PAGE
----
In today’s first reading, from St. Paul’s letter to Timothy, Paul asks for prayers for everyone, including kings and those in authority, “that we may lead a quiet and tranquil life in all devotion and dignity.” Paul’s point seems to be that Jesus came to save all the world, Jew and Gentile alike, and we have a role in that salvation by bringing Jesus to those who don’t know Him or are seeking Him.

Luke’s Gospel confirms that point with the story of the centurion who sought Jesus to provide healing for his slave. You’ve got to really think about what’s going on here. A centurion, of course, was a Roman soldier of some authority, having command of a group of 100 men. He was responsible for their training and discipline, leading and directing them on the battlefield. He usually was from the common people, not of noble birth, and he usually worked his way up to the rank of centurion. And thus, he was paid nicely for the position. 

Meanwhile, this particular Roman soldier of some authority happened to be in the occupied territory of Palestine, in control of the conquered Jewish people. While his soldiers respected and followed him, the Jews most likely despised him, but despite their contempt, they knew he could make their lives even more miserable, or end them entirely, if they did not do what he said.

And so, in that setting, the centurion finds his slave sick and dying. A man of his military stature could easily get another slave, but his attachment to this slave, his love for him, if you will, made the centurion seek someone else who appeared to be of some authority: Jesus of Nazareth. Word had reached him of this Galilean preacher who went about healing the sick, and he chose to contact him for his slave in need.

And so Luke gives us a teachable moment here: Look more closely at your enemies, at those you don’t agree with, at those who don’t like you, or those with authority over you. They, too, have a humanity given to them by God, just like you do. And that humanity is worth saving from sin, worth bringing the word of God to, worth converting and, yes, worth loving.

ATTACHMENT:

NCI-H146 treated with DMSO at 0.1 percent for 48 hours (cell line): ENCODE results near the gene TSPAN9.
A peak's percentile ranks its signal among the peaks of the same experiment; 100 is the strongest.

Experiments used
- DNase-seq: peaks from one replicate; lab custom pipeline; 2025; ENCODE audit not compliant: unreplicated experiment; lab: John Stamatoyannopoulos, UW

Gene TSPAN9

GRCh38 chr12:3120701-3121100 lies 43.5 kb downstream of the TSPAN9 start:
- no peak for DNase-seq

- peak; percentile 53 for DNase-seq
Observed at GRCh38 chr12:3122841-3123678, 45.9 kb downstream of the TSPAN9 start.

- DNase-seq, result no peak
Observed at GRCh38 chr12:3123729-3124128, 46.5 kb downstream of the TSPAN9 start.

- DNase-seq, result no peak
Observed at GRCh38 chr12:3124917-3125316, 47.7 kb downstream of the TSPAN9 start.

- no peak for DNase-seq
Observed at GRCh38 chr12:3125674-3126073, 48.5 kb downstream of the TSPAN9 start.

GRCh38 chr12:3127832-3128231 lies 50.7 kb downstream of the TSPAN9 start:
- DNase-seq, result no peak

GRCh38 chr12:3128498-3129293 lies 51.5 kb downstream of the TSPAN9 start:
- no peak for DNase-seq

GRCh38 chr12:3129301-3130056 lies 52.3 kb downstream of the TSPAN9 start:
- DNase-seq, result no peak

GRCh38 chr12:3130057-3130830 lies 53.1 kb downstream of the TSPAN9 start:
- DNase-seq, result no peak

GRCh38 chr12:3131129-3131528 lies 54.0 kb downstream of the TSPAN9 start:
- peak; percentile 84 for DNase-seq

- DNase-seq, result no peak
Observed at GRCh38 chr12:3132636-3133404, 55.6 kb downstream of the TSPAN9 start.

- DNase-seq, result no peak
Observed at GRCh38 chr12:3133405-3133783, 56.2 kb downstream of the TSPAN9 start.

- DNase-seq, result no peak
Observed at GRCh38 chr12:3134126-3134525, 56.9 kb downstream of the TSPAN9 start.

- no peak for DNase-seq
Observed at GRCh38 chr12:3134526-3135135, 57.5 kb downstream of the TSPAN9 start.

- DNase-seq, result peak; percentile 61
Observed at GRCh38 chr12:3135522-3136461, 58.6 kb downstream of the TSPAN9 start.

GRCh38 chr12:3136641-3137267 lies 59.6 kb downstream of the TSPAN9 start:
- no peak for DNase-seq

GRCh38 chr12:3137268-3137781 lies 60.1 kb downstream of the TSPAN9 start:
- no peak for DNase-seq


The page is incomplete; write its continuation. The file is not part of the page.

But there’s one more attribute of the centurion that Luke points out: his humility. The centurion trusted that Jesus could save his slave. Yet he sent others to speak to Jesus, and even had them tell Jesus, “Lord, do not trouble yourself, for I am not worthy to have you enter under my roof. Therefore, I did not consider myself worthy to come to you; but say the word and let my servant be healed.” 

We echo those words at every Mass, when we are presented the Body of Christ and invited to partake of His flesh and blood. We are not worthy, and we know it. The centurion was not worthy, and he knew it, yet he knew Jesus had the power to save. May we also have that confidence in our Savior, and may we bring that confidence in the Lord to others.

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Saint Jerome

Known mostly for his translation of the Scriptures into Latin, Saint Jerome was also an inspiring writer of letters and commentaries. He was said to have had a bad temper, yet he was a man of prayer and penance. A combination of conflicting qualities, Saint Jerome stands out as one of the four great Doctors of the Latin Church.